Poll respondents disapprove of the government's Troubled Asset Relief Program, or TARP, which was used to provide financial help to banks and automobile companies. Pluralities of more than 40 percent of those surveyed say TARP will weaken the economy rather than strengthen it.
Angry at Bailouts
"TARP has come to be short-hand for bailouts, and while people struggle to pay their mortgages, buy groceries and hold onto their jobs, bailouts make people mad," says J. Ann Selzer, president of Des Moines, Iowa-based Selzer & Co., which conducted the poll. "They do not see those bailouts leading to jobs, as they do the stimulus programs."
Geithner argues that the TARP program, in which the government committed more than $500 billion at its peak, deserves credit for helping avert an economic collapse and that it probably will end up costing taxpayers less than $50 billion.
Americans are more favorably inclined to the $814 billion stimulus package that Obama and congressional Democrats pushed through in 2009. Some 43 percent say it will lead to a stronger economy, versus 26 percent who see it weakening growth.
Separate legislation that Obama signed in September to help small businesses with tax breaks and access to credit received even higher marks in the poll. More than 60 percent say it will strengthen the economy; less than 15 percent think the opposite.
Still, the stimulus spending, coupled with the loss of tax revenue from the recession, has helped expand the federal government's budget deficit. That's got Americans worried. More than half of those contacted describe the deficit as dangerously out of control and a threat to the economic future of the U.S. Less than 5 percent think it will cause no lasting harm.
"How much waste and fraud is going on makes you sick," says Joe Strelnik, a 55-year-old retiree in Euclid, Ohio. "Our children and our grandchildren are going to be paying for it." The shortfall between spending and revenue was $1.29 trillion in the year that ended Sept. 30, down from $1.42 trillion the previous year, according to the Congressional Budget Office. At 8.9 percent of the nation's gross domestic product, the 2010 deficit was the second biggest since 1945.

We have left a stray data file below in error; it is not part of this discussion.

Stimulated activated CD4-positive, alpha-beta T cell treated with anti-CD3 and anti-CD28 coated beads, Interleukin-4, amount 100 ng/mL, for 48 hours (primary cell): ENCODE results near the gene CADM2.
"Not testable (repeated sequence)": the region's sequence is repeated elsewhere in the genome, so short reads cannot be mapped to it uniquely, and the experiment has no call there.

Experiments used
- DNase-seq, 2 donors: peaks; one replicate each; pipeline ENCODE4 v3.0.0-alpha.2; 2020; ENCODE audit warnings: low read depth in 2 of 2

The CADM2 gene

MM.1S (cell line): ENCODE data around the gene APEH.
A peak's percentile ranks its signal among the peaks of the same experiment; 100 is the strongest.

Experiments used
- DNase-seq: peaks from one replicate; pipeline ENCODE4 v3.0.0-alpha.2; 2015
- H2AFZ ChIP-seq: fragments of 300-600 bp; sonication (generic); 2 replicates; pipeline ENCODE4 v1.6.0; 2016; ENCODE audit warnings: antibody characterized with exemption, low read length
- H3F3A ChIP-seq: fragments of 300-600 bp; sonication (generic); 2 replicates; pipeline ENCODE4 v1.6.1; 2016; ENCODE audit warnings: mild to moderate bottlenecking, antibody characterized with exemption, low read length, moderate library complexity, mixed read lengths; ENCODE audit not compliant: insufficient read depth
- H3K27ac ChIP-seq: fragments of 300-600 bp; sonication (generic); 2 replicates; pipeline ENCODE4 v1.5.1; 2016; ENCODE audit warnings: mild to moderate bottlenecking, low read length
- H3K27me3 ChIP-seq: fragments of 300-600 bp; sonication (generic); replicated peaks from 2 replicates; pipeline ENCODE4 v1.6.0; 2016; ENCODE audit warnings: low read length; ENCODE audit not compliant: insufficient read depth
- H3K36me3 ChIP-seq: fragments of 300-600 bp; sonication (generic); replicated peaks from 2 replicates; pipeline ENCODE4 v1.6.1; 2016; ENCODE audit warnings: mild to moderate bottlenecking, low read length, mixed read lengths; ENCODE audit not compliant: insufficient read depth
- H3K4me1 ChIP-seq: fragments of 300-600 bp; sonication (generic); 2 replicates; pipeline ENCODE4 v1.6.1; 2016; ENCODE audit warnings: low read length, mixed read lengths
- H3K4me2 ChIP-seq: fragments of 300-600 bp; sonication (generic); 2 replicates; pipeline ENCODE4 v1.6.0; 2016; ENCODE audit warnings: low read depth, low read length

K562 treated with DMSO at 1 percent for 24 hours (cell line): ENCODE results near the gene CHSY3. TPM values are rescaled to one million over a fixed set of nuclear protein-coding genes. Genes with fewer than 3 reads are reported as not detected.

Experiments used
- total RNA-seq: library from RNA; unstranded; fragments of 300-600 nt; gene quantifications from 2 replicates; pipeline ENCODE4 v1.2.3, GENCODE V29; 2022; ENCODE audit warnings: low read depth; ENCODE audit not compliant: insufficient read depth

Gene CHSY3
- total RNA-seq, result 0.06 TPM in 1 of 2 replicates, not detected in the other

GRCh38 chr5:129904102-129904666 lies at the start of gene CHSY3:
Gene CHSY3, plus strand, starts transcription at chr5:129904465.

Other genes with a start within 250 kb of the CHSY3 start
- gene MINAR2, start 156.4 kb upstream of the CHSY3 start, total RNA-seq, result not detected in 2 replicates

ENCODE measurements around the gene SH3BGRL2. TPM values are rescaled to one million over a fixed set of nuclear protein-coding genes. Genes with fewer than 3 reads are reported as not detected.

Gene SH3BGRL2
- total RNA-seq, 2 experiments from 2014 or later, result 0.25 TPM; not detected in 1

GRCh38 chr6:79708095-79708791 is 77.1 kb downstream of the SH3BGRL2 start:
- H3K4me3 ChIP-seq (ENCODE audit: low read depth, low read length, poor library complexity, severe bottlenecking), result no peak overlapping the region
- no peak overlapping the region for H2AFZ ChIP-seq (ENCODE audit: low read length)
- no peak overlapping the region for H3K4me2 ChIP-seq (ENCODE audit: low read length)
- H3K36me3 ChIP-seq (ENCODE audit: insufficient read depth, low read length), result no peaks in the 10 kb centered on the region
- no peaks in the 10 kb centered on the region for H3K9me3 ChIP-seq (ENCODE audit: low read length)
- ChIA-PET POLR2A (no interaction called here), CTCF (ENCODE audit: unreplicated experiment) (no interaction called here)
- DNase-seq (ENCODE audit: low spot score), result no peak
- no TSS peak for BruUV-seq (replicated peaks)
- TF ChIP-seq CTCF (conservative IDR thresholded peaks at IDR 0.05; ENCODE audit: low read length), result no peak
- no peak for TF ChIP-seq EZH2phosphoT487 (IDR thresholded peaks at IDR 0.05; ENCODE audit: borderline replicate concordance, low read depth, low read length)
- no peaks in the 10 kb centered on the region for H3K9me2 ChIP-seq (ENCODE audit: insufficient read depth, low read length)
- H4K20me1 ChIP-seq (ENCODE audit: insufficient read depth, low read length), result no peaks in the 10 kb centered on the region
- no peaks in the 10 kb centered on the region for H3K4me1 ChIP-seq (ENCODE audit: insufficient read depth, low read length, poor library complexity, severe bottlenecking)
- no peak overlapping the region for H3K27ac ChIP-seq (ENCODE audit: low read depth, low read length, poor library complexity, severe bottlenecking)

Burden on Rich
Americans overwhelmingly want the wealthy to carry more of the burden of putting the government's fiscal house in order. Sixty-five percent say lawmakers should consider raising taxes on the rich back to where they were 10 years ago.
They also want to consider measures that would fall more broadly on all Americans such as cuts in spending on roads, bridges and public transport, curtailment of extended unemployment benefits and reduced subsidies for college loans.
Almost three in five say privatization of the Medicare program, with assistance for low-income seniors, should be considered when lawmakers discuss how to close the budget gap. A majority, though, oppose raising the age at which people can start receiving Medicare benefits.
Americans are narrowly against lawmakers considering Social Security privatization as a means to reduce the deficit. Forty-eight percent say that should be off the table versus 44 percent who want the possibility looked at. Almost three in four favor lawmakers studying removal of the Social Security tax cap so wages over $107,000 a year are taxable.
More than 55 percent of those surveyed under the age of 65 say they aren't confident they'll get the same benefits from Social Security and Medicare that seniors are getting today.
"I have no confidence in Social Security," says Mark Moreth, 47, a resident of Orange, California, who is out of work after breaking his back earlier in the year. "All the years I'm putting money into they're spending it for other things."
The poll of 1,000 adults has a margin of error of plus or minus 3.1 percentage points.